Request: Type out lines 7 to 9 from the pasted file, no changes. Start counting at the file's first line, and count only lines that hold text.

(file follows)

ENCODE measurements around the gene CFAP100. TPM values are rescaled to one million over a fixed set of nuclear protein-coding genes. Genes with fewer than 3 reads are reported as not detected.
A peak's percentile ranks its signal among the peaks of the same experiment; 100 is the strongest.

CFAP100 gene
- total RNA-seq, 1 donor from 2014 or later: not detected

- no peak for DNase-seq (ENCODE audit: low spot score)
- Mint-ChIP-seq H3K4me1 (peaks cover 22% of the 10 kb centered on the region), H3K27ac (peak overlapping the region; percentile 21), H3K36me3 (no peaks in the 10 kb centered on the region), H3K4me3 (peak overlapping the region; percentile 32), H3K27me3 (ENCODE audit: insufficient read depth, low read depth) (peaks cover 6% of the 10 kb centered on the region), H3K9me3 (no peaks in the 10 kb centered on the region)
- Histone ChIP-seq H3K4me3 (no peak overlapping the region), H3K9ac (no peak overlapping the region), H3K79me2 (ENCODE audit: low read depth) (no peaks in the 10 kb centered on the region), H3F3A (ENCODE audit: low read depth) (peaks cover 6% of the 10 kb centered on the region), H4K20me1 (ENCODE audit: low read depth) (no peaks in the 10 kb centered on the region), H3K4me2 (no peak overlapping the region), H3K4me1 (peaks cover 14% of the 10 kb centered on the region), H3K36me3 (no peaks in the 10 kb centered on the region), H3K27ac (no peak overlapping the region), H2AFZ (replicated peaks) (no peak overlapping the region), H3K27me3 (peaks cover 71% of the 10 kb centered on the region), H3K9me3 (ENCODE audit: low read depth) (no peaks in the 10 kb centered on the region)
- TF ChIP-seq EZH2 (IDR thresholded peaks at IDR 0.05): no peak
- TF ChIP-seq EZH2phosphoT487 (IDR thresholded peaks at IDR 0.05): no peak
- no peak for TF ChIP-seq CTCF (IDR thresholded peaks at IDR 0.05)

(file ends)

- Histone ChIP-seq H3K4me3 (no peak overlapping the region), H3K9ac (no peak overlapping the region), H3K79me2 (ENCODE audit: low read depth) (no peaks in the 10 kb centered on the region), H3F3A (ENCODE audit: low read depth) (peaks cover 6% of the 10 kb centered on the region), H4K20me1 (ENCODE audit: low read depth) (no peaks in the 10 kb centered on the region), H3K4me2 (no peak overlapping the region), H3K4me1 (peaks cover 14% of the 10 kb centered on the region), H3K36me3 (no peaks in the 10 kb centered on the region), H3K27ac (no peak overlapping the region), H2AFZ (replicated peaks) (no peak overlapping the region), H3K27me3 (peaks cover 71% of the 10 kb centered on the region), H3K9me3 (ENCODE audit: low read depth) (no peaks in the 10 kb centered on the region)
- TF ChIP-seq EZH2 (IDR thresholded peaks at IDR 0.05): no peak
- TF ChIP-seq EZH2phosphoT487 (IDR thresholded peaks at IDR 0.05): no peak